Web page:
Abraham L. Erlanger, theatre producer and one of the founders of the Theatrical Syndicate, constructed the St. James Theatre at the former location of the original Sardi’s restaurant. In 1927, the theatre opened as the Erlanger. The Erlanger Theatre was initially built mainly to house musicals. In the 1930s, after Erlanger’s death, the Astor family acquired ownership of the venue and rechristened it the St. James to honor the London theatre of the same name. In 1957, Jujamcyn Theaters obtained ownership and restored the space. They continue to operate the theatre today.
From Cohan to Daly
On September 26, 1927, George M. Cohan’s musical The Merry Malones opened the Erlanger. Cohan starred in the production as well, and it proved to be a promising start for the new theatre. Donald Ogden Stewart, Kay Swift, and Paul James’s compelling musical Fine and Dandy arrived at the Erlanger in 1930. The musical featured two standards: the stimulating title number and “Can This Be Love?” The Civic Light Opera Company was housed at the theatre from May 1931 until March 1932, and it staged a hit series of Gilbert and Sullivan operettas and other musicals. For a short time after its successful run, the Erlanger went dark. It was during this time that the theatre was renamed the St. James.
The venue reopened on December 7, 1932, with a new show called Walk a Little Faster featuring London’s popular revue comedienne Beatrice Lillie. From January 1934 until April of that year, concert manger Sol Hurok presented the Ballets Russe of Monte Carlo. It was the beginning of the ballet trend in America and the concert helped initiate a more balletic style of choreography on Broadway. Other significant productions at the St. James included The King and I with Yul Brynner, Hello Dolly, and the revival of Gypsy with Tyne Daly.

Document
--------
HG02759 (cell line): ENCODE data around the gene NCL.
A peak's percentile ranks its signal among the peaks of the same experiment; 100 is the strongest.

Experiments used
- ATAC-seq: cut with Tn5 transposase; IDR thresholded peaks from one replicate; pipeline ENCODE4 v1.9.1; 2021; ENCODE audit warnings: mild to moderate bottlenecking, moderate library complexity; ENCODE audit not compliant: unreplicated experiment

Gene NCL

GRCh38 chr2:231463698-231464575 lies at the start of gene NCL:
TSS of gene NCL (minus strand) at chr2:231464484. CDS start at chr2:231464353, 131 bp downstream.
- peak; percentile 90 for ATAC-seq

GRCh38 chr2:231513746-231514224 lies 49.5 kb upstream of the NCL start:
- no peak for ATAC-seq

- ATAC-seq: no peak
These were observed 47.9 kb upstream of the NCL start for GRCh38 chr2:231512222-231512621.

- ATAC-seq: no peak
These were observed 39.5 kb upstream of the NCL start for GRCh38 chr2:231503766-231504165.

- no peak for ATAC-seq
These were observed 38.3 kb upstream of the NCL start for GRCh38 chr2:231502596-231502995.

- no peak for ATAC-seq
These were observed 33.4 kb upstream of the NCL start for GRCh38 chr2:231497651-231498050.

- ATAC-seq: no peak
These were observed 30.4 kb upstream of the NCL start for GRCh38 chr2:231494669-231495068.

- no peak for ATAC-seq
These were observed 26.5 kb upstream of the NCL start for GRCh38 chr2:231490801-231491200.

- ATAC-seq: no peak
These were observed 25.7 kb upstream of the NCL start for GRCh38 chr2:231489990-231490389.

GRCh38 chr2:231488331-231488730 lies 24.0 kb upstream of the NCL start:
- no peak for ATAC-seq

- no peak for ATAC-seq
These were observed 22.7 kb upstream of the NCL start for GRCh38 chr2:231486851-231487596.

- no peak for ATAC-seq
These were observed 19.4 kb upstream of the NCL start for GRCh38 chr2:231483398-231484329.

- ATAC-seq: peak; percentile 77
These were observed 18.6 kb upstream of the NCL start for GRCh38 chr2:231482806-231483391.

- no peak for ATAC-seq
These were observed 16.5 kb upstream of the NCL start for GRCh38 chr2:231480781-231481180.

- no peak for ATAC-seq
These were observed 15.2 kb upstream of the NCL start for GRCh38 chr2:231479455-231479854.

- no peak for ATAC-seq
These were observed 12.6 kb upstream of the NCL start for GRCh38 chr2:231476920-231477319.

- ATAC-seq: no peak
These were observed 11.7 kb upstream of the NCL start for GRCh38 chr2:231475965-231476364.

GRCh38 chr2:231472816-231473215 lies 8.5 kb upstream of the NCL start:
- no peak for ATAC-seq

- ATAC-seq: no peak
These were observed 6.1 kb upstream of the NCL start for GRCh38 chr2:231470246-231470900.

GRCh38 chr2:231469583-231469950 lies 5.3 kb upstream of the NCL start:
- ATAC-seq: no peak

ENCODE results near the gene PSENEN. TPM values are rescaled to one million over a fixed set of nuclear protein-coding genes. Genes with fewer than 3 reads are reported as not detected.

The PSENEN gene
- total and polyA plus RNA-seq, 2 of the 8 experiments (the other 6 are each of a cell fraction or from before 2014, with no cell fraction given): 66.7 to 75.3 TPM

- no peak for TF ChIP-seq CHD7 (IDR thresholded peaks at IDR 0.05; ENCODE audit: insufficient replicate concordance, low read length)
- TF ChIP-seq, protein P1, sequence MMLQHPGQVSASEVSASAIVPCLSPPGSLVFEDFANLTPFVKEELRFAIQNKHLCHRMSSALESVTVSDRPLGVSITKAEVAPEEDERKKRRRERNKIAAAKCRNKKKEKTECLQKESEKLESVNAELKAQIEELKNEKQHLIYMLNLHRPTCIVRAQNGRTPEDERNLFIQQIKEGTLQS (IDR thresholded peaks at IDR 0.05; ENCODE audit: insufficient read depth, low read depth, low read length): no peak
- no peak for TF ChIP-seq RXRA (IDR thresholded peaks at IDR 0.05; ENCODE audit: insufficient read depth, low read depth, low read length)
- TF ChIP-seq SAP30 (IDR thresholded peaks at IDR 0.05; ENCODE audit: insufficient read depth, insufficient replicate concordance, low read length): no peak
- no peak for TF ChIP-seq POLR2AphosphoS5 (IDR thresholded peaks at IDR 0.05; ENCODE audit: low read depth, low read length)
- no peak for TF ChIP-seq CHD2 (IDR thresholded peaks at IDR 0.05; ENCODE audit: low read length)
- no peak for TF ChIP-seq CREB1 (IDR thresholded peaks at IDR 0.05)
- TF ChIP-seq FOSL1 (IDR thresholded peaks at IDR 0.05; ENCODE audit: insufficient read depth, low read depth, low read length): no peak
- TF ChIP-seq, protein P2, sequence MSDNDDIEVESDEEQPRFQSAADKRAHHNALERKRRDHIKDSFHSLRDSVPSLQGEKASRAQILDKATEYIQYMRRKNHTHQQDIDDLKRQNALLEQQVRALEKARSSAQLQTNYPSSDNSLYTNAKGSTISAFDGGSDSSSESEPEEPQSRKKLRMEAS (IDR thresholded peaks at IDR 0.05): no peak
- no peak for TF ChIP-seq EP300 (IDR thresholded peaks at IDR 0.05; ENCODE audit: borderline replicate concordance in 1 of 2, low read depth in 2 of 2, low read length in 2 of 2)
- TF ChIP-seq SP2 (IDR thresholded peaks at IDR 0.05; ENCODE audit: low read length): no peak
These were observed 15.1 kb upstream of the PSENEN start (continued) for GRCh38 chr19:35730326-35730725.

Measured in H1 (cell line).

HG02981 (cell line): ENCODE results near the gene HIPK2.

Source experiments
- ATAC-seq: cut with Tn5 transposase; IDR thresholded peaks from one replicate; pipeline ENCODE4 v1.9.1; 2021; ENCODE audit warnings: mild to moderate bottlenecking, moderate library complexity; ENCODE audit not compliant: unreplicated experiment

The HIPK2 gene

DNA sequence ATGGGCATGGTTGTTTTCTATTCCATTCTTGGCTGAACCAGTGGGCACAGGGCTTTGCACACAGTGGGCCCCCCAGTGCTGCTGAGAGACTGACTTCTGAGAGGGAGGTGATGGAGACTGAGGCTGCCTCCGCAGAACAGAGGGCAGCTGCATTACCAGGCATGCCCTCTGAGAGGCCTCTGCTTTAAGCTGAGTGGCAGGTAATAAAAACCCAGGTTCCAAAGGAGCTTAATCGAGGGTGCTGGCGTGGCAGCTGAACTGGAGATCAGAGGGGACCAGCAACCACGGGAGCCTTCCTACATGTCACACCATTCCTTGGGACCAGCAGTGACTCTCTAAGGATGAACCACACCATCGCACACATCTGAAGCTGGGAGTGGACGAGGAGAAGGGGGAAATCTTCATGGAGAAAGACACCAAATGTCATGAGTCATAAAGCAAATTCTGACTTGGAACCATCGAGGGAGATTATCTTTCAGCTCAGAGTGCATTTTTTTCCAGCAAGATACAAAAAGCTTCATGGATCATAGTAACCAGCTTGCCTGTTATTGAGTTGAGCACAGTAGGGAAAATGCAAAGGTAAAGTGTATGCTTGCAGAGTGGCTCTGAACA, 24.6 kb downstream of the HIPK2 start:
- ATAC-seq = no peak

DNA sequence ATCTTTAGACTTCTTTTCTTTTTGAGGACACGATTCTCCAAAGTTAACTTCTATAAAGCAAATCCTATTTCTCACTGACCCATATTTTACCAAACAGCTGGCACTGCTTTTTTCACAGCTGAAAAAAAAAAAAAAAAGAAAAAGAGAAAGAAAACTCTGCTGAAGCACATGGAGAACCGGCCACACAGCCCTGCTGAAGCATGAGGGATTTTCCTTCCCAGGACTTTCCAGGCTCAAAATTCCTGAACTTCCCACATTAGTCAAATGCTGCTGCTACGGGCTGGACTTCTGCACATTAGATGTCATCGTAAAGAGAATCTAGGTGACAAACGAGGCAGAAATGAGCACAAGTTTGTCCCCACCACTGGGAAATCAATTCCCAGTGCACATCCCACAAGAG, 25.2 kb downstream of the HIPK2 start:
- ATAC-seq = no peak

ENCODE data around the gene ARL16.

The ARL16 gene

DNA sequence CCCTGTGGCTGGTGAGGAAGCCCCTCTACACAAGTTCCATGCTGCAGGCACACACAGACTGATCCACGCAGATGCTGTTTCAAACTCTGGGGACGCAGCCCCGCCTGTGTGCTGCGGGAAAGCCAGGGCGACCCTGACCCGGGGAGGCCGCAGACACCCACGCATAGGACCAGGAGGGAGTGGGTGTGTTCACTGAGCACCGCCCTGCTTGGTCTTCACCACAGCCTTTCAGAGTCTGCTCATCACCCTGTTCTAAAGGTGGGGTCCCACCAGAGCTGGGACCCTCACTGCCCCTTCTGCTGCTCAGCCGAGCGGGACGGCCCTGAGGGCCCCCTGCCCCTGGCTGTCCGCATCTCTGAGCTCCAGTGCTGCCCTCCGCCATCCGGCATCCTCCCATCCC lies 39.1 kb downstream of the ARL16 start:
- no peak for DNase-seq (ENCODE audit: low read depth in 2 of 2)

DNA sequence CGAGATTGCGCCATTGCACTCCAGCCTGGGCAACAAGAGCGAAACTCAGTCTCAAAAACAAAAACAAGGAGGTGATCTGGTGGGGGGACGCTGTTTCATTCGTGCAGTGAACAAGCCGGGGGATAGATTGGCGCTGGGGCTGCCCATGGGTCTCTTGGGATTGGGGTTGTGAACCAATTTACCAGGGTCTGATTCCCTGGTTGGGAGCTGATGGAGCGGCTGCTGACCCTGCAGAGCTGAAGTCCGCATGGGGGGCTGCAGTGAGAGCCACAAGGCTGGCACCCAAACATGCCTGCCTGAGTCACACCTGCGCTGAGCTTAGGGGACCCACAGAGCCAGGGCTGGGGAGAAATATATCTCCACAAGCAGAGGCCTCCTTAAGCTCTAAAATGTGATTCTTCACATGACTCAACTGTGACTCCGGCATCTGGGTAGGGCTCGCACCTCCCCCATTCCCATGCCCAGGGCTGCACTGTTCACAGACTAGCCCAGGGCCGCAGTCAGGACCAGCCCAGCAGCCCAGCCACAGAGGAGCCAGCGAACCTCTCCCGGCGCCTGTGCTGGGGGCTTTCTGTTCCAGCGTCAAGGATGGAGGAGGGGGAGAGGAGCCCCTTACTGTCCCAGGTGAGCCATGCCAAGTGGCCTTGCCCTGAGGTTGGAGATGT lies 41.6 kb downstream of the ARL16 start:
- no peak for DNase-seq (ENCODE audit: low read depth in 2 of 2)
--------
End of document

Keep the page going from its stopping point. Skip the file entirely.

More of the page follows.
Beautiful and Intimate
The St. James Theatre cost $1.5 million to build, and was the least decorative of all the Broadway theatres at the time it was constructed. The goal of the designers was not to create a theatrical atmosphere, but an intimate one. The main entrance led into an expansive marble lobby. The interior of the theatre was designed with a Georgian style, and the color scheme was coral and gold. The side walls and the proscenium arch were adorned with murals. On both sides of the proscenium, two boxes were featured. The exterior was also designed with a Georgian style and was made of marble, stone, and stucco on a granite foundation.
The theatre was renovated in 1958 by stage and interior designer Frederick Fox. He desired to reconstruct the playhouse and redecorate it from its initial design. He created a new marquee; an up-to-date lighting board; paintings; modernized dressing rooms and an enhanced stage. He also added a spanking new smoking terrace. Also included was a closed-circuit TV system so that technicians backstage could see what was happening onstage.
A Premier House
The 1,700-seat St. James Theatre is right next door to the well-known “watering hole” Angus McIndoe’s. The St. James is one of the bigger Broadway houses, but unexpectedly intimate. In 1987, the St. James was designated as a New York City landmark. This magnificent gem has housed many “firsts”—premieres, partnerships, and full-length productions. It is also where Mel Brooks’s The Producers revived American musical comedy in 2001, and where the world premiere of Oklahoma! took place in 1943, transforming American musical theatre for decades to come. The St. James is an important theatre in the celebrated history of Broadway.
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